STAVANGER, Norway – NATO Joint Warfare Centre (JWC) will conclude the first iteration of its 2022 Newcomers Training Programme on August 20, welcoming 50 new staff members and their families to the organization. The programme provides all incoming staff members with a wide range of training on the JWC’s mission, unique capabilities, and organizational culture.

Addressing the newcomers on August 16, Major General Piotr Malinowski, Commander JWC, said: “You should all know already the JWC slogan, which is: ‘We are here to make NATO better!’ The JWC must be always on the cutting edge of NATO training and warfare development – by this I mean that the exercises we deliver must be very well prepared with great attention to detail, and you will be a part of this process. It will be your job to pick up the pieces and make it work in the most effective way.”

The Commander added: “And always remember – we are here to make NATO better”.


Major General Piotr Malinowski, Commander JWC, welcomes the newcomers. Each year the JWC holds a series of informative briefings, popularly referred to as the “newcomers training”, which aims to provide an understanding of the JWC’s mission and heritage, while introducing the newcomers to the JWC community.

The first iteration of the newcomers training included basic introductory information about the JWC and its Continuous Improvement vision programme focusing on the Centre’s four project lines (collective training and exercises, warfare development, organization, and professional development), upcoming JWC-directed exercises, and emerging NATO concepts.

It also included a “culture map” presentation highlighting NATO diversity and inclusion themes, a presentation by the Community Services Section on relocation orientation, as well as extracurricular activities such as the JWC Sports Day on August 18, and to cap it off, the Welcome BBQ, on August 20.

Lieutenant Commander Guy Graham, the new head of Individual Training Branch at the JWC, said: “Our goal is to preserve mission effectiveness by facilitating a smooth transition for our new employees. We offer them an overview of each directorate and branch at the JWC, while providing a standard of understanding on our role and mission, subordinate to Headquarters Supreme Allied Commander Transformation.”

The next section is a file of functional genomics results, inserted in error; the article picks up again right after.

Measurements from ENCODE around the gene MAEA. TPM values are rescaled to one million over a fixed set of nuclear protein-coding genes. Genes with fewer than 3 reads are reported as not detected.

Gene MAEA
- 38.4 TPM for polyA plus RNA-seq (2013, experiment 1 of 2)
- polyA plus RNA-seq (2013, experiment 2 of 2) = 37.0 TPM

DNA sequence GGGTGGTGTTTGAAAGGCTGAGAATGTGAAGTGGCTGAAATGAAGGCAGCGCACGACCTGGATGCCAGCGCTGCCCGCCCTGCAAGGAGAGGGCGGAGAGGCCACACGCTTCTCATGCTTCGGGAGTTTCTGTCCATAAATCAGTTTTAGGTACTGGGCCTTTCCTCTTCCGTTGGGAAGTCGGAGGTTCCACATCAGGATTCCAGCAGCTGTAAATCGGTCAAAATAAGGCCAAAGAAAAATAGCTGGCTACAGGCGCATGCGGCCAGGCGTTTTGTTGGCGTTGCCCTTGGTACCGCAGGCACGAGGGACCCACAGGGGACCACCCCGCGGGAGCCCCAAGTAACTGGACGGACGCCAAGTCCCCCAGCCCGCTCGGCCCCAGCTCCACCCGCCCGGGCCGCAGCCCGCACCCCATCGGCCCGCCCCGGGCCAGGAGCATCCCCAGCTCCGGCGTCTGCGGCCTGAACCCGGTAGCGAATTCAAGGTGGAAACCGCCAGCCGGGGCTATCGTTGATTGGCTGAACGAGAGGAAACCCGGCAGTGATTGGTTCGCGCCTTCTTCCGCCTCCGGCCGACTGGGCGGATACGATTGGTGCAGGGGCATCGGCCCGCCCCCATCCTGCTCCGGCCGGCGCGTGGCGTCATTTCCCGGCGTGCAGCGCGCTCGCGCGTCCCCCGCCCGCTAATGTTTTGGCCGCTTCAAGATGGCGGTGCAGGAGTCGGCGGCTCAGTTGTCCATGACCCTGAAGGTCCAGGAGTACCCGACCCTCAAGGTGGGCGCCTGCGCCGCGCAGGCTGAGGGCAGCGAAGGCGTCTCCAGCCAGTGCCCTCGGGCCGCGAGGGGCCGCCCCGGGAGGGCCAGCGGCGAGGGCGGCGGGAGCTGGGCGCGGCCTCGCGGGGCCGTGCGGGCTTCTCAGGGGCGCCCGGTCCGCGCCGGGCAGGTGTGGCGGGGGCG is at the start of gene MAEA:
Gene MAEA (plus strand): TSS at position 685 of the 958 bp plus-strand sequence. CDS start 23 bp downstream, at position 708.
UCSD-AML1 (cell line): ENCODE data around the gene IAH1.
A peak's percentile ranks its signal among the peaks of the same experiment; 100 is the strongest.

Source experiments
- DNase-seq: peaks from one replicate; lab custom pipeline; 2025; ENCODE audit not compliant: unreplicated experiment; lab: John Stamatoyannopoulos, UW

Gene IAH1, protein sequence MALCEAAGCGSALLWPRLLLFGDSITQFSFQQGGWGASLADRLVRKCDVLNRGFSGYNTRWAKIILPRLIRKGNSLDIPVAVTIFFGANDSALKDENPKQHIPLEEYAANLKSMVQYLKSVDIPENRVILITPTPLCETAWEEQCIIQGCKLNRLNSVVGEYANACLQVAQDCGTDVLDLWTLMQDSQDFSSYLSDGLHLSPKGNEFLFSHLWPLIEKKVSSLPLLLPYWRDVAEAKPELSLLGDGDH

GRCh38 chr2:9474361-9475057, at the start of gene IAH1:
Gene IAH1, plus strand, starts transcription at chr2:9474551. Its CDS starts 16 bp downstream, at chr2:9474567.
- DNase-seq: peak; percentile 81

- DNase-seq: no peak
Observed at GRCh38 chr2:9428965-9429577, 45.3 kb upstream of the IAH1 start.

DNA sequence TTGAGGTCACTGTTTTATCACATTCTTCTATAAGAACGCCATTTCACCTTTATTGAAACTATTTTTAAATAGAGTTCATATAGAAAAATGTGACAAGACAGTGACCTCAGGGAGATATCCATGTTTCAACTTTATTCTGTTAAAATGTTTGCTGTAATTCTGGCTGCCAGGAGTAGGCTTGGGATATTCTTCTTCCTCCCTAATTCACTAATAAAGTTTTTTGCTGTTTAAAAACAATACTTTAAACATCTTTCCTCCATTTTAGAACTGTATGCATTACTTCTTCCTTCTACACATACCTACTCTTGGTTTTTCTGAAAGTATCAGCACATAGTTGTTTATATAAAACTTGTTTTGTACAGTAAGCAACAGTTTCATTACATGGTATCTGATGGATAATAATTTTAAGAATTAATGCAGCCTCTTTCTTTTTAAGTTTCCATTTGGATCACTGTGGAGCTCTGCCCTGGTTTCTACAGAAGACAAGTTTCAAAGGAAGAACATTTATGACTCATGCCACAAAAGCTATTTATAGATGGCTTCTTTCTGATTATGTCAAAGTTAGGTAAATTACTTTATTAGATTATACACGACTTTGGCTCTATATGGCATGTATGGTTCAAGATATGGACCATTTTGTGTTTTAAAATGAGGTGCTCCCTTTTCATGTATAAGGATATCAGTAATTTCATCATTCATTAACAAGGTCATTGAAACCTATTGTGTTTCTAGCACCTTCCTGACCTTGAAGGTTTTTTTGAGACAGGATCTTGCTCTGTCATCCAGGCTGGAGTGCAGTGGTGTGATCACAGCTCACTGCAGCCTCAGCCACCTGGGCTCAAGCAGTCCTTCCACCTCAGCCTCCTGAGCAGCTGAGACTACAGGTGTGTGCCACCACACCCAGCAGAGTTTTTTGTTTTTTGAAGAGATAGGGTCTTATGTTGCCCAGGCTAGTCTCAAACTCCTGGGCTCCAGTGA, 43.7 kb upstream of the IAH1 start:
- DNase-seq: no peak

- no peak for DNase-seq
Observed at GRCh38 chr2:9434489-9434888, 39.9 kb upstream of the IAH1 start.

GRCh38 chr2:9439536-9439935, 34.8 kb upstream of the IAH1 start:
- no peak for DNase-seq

The JWC must be always on the cutting edge of NATO training and warfare development - the exercises we deliver must be very well prepared with great attention to detail, and you will be a part of this process.

Major General Piotr Malinowski, Commander JWC


The training began on August 15 with welcome remarks from Colonel Bente Sleppen, the JWC’s Acting Chief of Staff and Director of Management (DOM). She underlined that the JWC’s working environment was both “challenging and rewarding”.

“With this training programme, we welcome you to the JWC’s One Team,” Colonel Sleppen said, adding: “We are very happy to have you join our team where each one of you will play an important role in achieving our mission and will be able to make a difference. I like working with the diversity of people, and I like to be part of people’s development and the JWC’s organizational improvement. As Director of Management, I have the privilege to work with many very talented and experienced colleagues here at the JWC.”



Colonel Bente Sleppen, JWC Acting Chief of Staff and Director of Management

According to Paul Sewell, the JWC lead for organizational development, the purpose of the JWC’s One Team ethos is to “improve the quality of our interactions together”, at all levels.

“The content of the newcomers programme is paramount. However, another powerful benefit of the week is the connections the newcomers are making with each other,” Sewell said, adding: “They will be working together for the next years in cross-functional teams which is why we also focus so much on building opportunities for them to get to know each other.”

Sewell noted that one example was the presentation on culture. “National culture is a tangible filter of experience in NATO that we find it useful to give them this brief. Our sports day and welcome BBQ are also other great opportunities for them to get to know each other beyond their titles and ranks,” he said.

Next month the JWC will continue the newcomers training with its long-standing One Team programme as well as the new Insights programme to help the incoming staff gain more insight about themselves and each other.

For those interested, the JWC’s command magazine, The Three Swords, has published in 2015 and exclusive article about the culture map, which can be found here.



Paul Sewell, JWC lead for organizational development. The culture map presentation stressed the importance of having a high-performance organizational culture in a workplace.


May Linn Bie, JWC Head Community Services Section


The JWC Sports Day 2022


The Joint Warfare Centre is comprised of 261 military and civilian personnel from 17 NATO Member Nations, including Canada, Czech Republic, Denmark, France, Germany, Greece, Hungary, Italy, Netherlands, Norway, Poland, Portugal, Spain, Romania, Türkiye, the United Kingdom and the United States.

The Centre provides NATO's training focal point for full spectrum joint operational- and strategic-level warfare. As one of NATO’s key warfare development centres, the JWC is the hub between NATO’s two Strategic Commands, focusing on what the Alliance needs as a fighting force while simultaneously developing new concepts, supporting doctrine development, and collecting and implementing lessons learned.